The far right is trying to control the news. Recent developments signal that they’ve moved on from creating their own brands à la Fox News, Breitbart, The Daily Wire, The Federalist, etc., to colonizing existing brands.
This fall, a secretive investment group bought L.A. Weekly, a fellow Association of Alternative Newsmedia paper, then proceeded to dump nearly its entire editorial staff, including a former Folio Weekly staff writer.
Theories flew around the industry, culminating with the Society of Professional Journalists publicly slamming the investors on Nov. 30, writing, “It is an absolute outrage that the public doesn’t know who owns L.A. Weekly.” Then and only then did they reveal the seven investors’ names. OC Weekly reports that five are Republican donors; two are likely Trumpsters.
The firings tell us that they didn’t buy L.A. Weekly because they love the work that earned 21 L.A. Press Club Awards nominations this year (they won two); nor are they passionate about print, or believe in altweeklies. Nay, they bought it because, in the words of incoming head honcho and co-investor Brian Calle, they “want to once again see an incredibly relevant, thriving L.A. Weekly with edge and grit that becomes the cultural center of the city.” Which sounds kinda nice, actually.
Calle went on to trash the paper that was the first to win a Pulitzer Prize for restaurant criticism, until last week had Henry Rollins as a columnist (he bid them adieu after the ownership was announced), and has won more AAN awards than any other outlet. Any publication can bear criticisms, but one would think firing nearly everyone was insult enough. One would also think it foolish to buy a 40-year-old company, then throw out all its assets for, in the media, the assets are the talent.
Nevertheless, he’s entitled to his opinion. So why the Chicken Little act? Simple. If past performance predicts future, then the editorial direction of L.A. Weekly is going to veer hard, hard right under the self-described “free-market enthusiast” who has zero experience in hard news and once co-bylined a column that began with, “… Putin really had no choice except to act on annexing Crimea.”
Calle is also a former vice president of The Claremont Institute, which annually selects up-and-comers to teach them how to become “the thought leaders of modern conservatism.”
“Every day, they are on the frontlines in the battle with progressives,” its website says, “delivering strong, persuasive arguments for the conservative agenda.” (On Dec. 4, the L.A. Times reported that Calle said he left Claremont upon realizing that he "didn't share its principles and values.")
Those previously affiliated with Claremont include current White House staffers, the editor-in-chief of The Daily Wire, the editor of The Federalist, Ted Cruz’s former chief of staff, and now the dude in charge of a beloved, respected altweekly—and a FW sister paper. (Per bylaws, all new owners’ AAN membership is evaluated 9 to 24 months after the purchase.)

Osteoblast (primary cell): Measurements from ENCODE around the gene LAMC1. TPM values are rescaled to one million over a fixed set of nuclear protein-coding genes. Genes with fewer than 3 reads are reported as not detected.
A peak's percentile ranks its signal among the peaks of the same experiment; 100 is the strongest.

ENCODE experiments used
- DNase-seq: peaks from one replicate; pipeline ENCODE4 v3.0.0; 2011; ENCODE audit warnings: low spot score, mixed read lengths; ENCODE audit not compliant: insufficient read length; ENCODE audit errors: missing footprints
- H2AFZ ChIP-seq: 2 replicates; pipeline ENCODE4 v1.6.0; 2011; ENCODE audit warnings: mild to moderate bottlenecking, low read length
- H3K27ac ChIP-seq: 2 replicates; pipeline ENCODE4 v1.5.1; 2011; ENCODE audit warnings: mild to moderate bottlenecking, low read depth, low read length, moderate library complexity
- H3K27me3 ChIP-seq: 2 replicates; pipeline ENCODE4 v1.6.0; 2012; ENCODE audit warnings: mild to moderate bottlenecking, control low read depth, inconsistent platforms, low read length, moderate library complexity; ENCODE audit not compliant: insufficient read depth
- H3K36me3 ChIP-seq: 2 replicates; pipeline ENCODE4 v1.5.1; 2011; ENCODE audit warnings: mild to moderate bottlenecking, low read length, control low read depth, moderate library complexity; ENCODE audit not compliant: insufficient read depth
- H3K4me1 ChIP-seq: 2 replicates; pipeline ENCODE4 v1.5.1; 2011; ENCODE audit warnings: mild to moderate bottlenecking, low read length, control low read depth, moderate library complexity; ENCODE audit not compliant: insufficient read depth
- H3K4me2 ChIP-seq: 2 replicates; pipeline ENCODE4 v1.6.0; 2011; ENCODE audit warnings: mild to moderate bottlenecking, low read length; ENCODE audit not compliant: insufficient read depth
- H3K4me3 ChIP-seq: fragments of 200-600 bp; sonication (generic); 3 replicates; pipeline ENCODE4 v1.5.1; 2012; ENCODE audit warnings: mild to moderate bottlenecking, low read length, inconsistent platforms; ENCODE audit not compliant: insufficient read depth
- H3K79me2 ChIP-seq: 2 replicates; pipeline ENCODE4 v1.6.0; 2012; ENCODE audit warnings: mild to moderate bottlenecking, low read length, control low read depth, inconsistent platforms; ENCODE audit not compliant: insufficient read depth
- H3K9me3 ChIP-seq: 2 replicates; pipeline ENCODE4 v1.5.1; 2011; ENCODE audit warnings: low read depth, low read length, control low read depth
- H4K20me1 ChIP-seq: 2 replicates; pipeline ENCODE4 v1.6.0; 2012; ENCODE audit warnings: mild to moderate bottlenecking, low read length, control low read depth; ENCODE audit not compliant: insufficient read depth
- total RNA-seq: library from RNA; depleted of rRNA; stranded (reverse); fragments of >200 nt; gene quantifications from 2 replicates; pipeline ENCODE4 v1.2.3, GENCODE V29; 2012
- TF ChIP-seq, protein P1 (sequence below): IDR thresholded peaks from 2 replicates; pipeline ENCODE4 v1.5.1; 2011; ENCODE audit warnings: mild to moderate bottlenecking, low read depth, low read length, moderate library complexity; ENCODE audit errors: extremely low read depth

So that just happened.
Mulling over this reminded me of a call I got last winter from a local candidate, claiming an online outlet had libeled them and worried we were about to do the same story. That was not the case; I decided against pursuing it because the source had drastically changed their tale and video evidence didn’t back them up. (Calle, take note. This is what we call ‘vetting’.)
But the call made me curious. Turned out the website is a conservative aggregator that lumps its stories with clickbait, fake stories about things like Pizzagate and editorials not marked as opinion. Much of it was offensive and some of it was false, but it seemed at best a blip on the radar screen.
Diving down the research rabbit hole revealed that the site was part of a network that partners with Liberty Alliance, which operates dozens of similar sites, two of which were widely denigrated as fake or misleading after the November 2016 election. One of Liberty Alliance’s divisions is the Liberty Depot, which started as an email-forwarding operation.
Remember those propaganda-style emails that used to clog your inbox with subject lines like “Bring Home Our Troops: Send the Democrats” and “See Obama’s Kenyan Birth Cert.”? Lots of ’em were from Liberty Depot.
Surprisingly, these were not originally designed to push an agenda, but to sell merchandise, like the “Veterans Before Refugees” T-shirts and “If you can’t stand behind our troops, feel free to stand in front of them” stickers Liberty Depot currently sells. In 2009, COO Jay Taylor told Huffington Post, “Initially it was a business opportunity. Then we saw an opportunity to get the message out.”
The words “the message” should give you pause. Media outlets—even liberal rags—may have core beliefs, but there is no message, save one: the truth. If the facts don’t back it up, we don’t report it. These far-right sites don’t keep with such basic standards.
You may not see the parallel between shadowy networks of far-right websites doling out lies to millions and conservatives secretly buying altweeklies. But where I come from, if it looks like a duck, quacks like a duck, and swims like a duck, it’s foul. Now what are we going to do about it?
Correction: A previous version stated that L.A. Weekly had reported Calle's statements regarding The Claremont Institute.